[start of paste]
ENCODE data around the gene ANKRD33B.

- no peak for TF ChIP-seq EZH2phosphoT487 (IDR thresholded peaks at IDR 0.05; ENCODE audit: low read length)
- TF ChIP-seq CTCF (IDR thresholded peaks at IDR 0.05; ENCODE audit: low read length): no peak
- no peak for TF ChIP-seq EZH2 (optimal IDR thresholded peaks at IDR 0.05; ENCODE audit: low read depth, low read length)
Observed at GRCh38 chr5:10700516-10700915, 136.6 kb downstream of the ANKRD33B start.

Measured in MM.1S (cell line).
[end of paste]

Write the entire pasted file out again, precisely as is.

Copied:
ENCODE data around the gene ANKRD33B.

- no peak for TF ChIP-seq EZH2phosphoT487 (IDR thresholded peaks at IDR 0.05; ENCODE audit: low read length)
- TF ChIP-seq CTCF (IDR thresholded peaks at IDR 0.05; ENCODE audit: low read length): no peak
- no peak for TF ChIP-seq EZH2 (optimal IDR thresholded peaks at IDR 0.05; ENCODE audit: low read depth, low read length)
Observed at GRCh38 chr5:10700516-10700915, 136.6 kb downstream of the ANKRD33B start.

Measured in MM.1S (cell line).